The Banjo is an African Instrument
Highly educational Instagram post right here from Gahmya Drummond-Bey, that my wife shared with me:
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It's time for a history lesson. True inclusion also requires relearning our history. 💛💛💛 What's your favorite country song? #countrymusic #blacklivesmatter #teachersfollowteachers #blm #diversity #inclusion #allyship #ally #evolvedteacher #blackhistory #sharethemicnow #historylesson #banjo #lilnasx #debunked #nojusticenopeace✊🏾
While I’ve long known the banjo was an African instrument, it’s nice to dig in more and understand that at a slightly deeper level from some wider and more diverse sources. My previous knowledge was largely rooted in some fellow white dudes explanations, like Béla Fleck’s Throw Down Your Heart and Bill Evans explanations. Don’t miss David Holt talking to Rhiannon Giddens though.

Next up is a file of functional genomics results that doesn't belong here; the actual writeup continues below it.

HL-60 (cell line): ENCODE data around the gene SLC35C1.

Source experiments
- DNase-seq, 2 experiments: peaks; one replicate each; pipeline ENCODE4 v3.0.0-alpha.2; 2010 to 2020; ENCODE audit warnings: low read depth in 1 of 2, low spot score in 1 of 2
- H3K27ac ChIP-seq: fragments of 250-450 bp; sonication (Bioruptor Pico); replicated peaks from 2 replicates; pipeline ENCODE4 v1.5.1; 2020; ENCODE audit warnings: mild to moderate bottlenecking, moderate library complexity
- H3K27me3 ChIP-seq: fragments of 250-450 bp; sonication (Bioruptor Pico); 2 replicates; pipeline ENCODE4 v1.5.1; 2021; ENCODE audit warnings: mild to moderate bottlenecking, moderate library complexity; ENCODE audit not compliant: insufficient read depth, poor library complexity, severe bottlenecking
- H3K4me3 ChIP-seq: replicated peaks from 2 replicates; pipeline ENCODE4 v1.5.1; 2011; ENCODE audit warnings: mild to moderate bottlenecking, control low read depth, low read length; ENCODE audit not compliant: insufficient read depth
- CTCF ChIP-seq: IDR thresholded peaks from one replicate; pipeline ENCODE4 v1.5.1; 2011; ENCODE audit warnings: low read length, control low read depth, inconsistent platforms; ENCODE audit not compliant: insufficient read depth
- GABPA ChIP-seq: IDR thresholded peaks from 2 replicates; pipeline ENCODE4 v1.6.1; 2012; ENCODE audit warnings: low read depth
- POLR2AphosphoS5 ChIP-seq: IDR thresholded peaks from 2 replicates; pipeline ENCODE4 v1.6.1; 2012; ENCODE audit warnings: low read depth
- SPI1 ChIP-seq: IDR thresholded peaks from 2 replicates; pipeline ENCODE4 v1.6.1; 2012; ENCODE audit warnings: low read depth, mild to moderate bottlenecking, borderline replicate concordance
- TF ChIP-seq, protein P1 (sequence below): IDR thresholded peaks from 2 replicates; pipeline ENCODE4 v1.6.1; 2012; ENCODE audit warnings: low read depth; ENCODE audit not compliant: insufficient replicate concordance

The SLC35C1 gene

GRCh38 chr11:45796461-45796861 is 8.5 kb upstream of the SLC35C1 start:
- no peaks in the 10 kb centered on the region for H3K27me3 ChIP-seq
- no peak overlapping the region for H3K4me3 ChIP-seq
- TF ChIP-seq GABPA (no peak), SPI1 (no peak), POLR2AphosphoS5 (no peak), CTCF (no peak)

- Huffpost: Why Is Country Music So White?
- PBS: African American Roots and Influences in Country Music
- CountryFan80: Country Music Has African Roots!
- TED: Queen Esther: The true origins of country music
The kind of music I’m most involved in is old time, which I think you could argue has an even more direct line to African music and instruments than country and bluegrass. I’d do well to remember that, as my experience on a day to day basic with the music is playing with people and going to events that are predominately white.
So yep. Blues. Jazz. Hip-hop. Reggae. Funk. Gospel. Soul. Swing. Zydeco. Country. It all is rooted in Black music.